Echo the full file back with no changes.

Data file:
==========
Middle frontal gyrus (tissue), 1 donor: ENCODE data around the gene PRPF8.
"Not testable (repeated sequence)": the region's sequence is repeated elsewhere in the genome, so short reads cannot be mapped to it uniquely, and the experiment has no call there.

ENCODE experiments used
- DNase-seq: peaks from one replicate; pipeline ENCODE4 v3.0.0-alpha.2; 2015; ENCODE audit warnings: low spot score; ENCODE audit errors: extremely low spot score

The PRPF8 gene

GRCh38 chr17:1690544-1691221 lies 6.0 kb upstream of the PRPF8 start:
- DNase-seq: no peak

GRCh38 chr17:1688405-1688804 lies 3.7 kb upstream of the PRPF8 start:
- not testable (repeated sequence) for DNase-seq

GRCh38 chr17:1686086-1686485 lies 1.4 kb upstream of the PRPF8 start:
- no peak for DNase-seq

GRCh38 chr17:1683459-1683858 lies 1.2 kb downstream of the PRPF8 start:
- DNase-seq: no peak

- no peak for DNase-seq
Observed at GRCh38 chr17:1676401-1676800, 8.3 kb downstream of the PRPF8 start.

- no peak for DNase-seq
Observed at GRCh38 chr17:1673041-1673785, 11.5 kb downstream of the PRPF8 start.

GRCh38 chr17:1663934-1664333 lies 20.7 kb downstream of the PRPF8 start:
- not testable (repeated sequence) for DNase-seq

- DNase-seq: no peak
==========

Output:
Middle frontal gyrus (tissue), 1 donor: ENCODE data around the gene PRPF8.
"Not testable (repeated sequence)": the region's sequence is repeated elsewhere in the genome, so short reads cannot be mapped to it uniquely, and the experiment has no call there.

ENCODE experiments used
- DNase-seq: peaks from one replicate; pipeline ENCODE4 v3.0.0-alpha.2; 2015; ENCODE audit warnings: low spot score; ENCODE audit errors: extremely low spot score

The PRPF8 gene

GRCh38 chr17:1690544-1691221 lies 6.0 kb upstream of the PRPF8 start:
- DNase-seq: no peak

GRCh38 chr17:1688405-1688804 lies 3.7 kb upstream of the PRPF8 start:
- not testable (repeated sequence) for DNase-seq

GRCh38 chr17:1686086-1686485 lies 1.4 kb upstream of the PRPF8 start:
- no peak for DNase-seq

GRCh38 chr17:1683459-1683858 lies 1.2 kb downstream of the PRPF8 start:
- DNase-seq: no peak

- no peak for DNase-seq
Observed at GRCh38 chr17:1676401-1676800, 8.3 kb downstream of the PRPF8 start.

- no peak for DNase-seq
Observed at GRCh38 chr17:1673041-1673785, 11.5 kb downstream of the PRPF8 start.

GRCh38 chr17:1663934-1664333 lies 20.7 kb downstream of the PRPF8 start:
- not testable (repeated sequence) for DNase-seq

- DNase-seq: no peak